School board will vote on discipline measures Suspension plan, classes in music to be discussed

June 04, 1996|By Andrea F. Siegel | Andrea F. Siegel,SUN STAFF

Advocates of two emotionally charged issues, strict discipline and the elimination of music classes, are expected to pack tomorrow's Anne Arundel County school board meeting.

The board is to vote on whether to initiate a "three strikes, you're out" suspension policy and a dress code policy, which are part of a student code of conduct.

The suspension proposal would allow a principal to suspend students referred to the office three times in one marking period for disrupting class. The dress code would ban clothing that depicts profanity and violence, promotes the use of illegal substances, is demeaning or is sexually suggestive.

"It's something that is a good idea. It's consistent with our get-tough policy," said board member Michael A. Pace.

He said he wants to make sure, however, that there is a safety valve for suspensions -- but not one that allows so much discretion that it leads to uneven enforcement.

Principals want leeway in judgment. Parents of problem students told the board in March that they don't want their children suspended; other parents say disruptive students are robbing their children of an education. And teachers say that an across-the-board policy is needed.

One school board member has reservations about the three-strikes proposal, although it has been amended to say that suspension should be a last resort.

"If my child talks back to me, I am not going to put her out of my house, I am going to teach her better, and that is what schools should do," said Carlesa R. Finney, board vice president.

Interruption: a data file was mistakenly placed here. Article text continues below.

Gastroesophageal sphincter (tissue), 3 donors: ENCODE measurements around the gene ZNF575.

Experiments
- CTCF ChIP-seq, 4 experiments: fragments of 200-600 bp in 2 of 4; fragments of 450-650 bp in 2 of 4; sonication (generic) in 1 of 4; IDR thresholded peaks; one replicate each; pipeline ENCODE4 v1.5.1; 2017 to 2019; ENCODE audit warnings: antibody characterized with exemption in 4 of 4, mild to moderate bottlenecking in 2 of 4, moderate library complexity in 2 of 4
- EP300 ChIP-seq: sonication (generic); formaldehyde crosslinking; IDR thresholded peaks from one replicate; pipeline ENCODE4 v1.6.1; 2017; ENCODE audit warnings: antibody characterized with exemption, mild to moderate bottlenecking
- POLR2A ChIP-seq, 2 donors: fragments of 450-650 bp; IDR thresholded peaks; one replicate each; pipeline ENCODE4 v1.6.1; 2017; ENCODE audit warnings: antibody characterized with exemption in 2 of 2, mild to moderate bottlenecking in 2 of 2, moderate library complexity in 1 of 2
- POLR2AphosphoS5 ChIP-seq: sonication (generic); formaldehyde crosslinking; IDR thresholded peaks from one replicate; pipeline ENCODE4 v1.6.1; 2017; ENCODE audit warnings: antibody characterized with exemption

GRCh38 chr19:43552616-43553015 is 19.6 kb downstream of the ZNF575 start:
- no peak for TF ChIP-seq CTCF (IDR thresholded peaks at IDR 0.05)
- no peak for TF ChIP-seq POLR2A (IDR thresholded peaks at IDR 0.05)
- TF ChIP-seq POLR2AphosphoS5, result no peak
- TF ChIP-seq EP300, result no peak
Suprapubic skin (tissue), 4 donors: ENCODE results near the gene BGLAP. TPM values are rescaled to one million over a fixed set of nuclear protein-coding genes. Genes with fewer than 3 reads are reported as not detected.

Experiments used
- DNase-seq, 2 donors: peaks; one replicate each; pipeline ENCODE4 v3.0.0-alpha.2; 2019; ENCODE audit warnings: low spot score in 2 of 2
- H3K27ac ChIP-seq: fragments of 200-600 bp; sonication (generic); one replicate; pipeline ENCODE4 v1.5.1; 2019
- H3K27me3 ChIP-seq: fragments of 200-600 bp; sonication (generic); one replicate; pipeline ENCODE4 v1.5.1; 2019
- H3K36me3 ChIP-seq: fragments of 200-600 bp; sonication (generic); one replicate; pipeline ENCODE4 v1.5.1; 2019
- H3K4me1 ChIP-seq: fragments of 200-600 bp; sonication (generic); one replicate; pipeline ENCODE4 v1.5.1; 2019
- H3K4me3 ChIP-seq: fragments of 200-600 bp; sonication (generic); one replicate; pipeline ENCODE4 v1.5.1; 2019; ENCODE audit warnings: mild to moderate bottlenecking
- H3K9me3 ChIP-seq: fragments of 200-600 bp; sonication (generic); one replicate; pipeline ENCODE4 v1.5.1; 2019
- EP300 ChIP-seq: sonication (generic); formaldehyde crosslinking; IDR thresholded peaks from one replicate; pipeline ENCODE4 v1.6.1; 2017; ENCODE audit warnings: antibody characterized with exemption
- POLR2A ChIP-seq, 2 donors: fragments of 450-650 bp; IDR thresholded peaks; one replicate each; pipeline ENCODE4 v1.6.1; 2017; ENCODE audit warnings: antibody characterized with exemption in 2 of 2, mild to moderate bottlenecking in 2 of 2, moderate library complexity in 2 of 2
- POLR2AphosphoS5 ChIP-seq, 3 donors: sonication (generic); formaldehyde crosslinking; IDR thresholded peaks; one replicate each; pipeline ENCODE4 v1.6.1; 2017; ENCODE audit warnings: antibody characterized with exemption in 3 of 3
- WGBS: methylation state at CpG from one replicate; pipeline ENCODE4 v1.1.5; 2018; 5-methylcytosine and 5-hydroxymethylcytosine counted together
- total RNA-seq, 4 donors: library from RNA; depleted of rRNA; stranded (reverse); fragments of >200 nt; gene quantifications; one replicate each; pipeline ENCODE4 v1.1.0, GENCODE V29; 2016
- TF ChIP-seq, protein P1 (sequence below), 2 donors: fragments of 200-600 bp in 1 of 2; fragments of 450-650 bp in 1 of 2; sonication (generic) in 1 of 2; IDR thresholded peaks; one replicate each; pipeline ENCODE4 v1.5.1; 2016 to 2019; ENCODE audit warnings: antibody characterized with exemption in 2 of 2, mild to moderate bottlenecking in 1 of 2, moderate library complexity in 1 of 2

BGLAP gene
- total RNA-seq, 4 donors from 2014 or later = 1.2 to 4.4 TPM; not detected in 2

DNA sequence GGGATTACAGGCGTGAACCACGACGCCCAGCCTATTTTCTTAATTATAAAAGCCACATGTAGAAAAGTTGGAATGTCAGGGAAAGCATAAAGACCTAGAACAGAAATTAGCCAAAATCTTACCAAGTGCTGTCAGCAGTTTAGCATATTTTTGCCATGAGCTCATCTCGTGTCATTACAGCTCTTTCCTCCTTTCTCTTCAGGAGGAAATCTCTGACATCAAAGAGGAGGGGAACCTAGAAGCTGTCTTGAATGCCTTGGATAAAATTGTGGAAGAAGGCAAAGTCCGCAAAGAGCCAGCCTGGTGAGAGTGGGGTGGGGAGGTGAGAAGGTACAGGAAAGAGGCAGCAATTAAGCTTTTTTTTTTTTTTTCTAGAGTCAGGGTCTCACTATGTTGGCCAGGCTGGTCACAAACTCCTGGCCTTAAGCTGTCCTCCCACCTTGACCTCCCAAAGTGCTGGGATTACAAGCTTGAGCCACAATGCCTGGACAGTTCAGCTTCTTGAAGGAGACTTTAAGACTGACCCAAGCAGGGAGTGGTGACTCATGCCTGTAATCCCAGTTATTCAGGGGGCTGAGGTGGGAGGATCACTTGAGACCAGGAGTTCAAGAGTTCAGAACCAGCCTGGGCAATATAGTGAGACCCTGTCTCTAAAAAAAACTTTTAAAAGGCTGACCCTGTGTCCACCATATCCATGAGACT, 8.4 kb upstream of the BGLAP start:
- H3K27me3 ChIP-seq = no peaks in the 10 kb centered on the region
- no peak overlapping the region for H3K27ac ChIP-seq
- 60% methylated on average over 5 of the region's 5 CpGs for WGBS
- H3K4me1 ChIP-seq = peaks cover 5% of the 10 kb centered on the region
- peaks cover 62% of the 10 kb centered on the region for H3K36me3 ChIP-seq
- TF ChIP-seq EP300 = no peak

Advocates of music classes threatened to pack the meeting to protest the recommended elimination of the middle school general music class and limits on other electives.

Disappointing eighth-grade test scores spurred the creation of a middle school task force, which recommended the changes and is to present its ideas tomorrow. Implementing all of the recommendations could cost up to $2.7 million.

The task force will hold a workshop for the board and perhaps forums for the public later, said James Foran, the instructional director who heads the task force.

In another action, the board will discuss the five "alert" schools, those nearly failing state standards.

The alert schools are Brock Bridge, Maryland City and Meade Heights elementaries, all in the Meade area, Hillsmere Elementary School in Annapolis and Brooklyn Park Middle School. They are budgeted to share $311,500 for extra resources next year.

The meeting will begin at 10: 30 a.m. in the Board of Education in Annapolis.

Pub Date: 6/04/96

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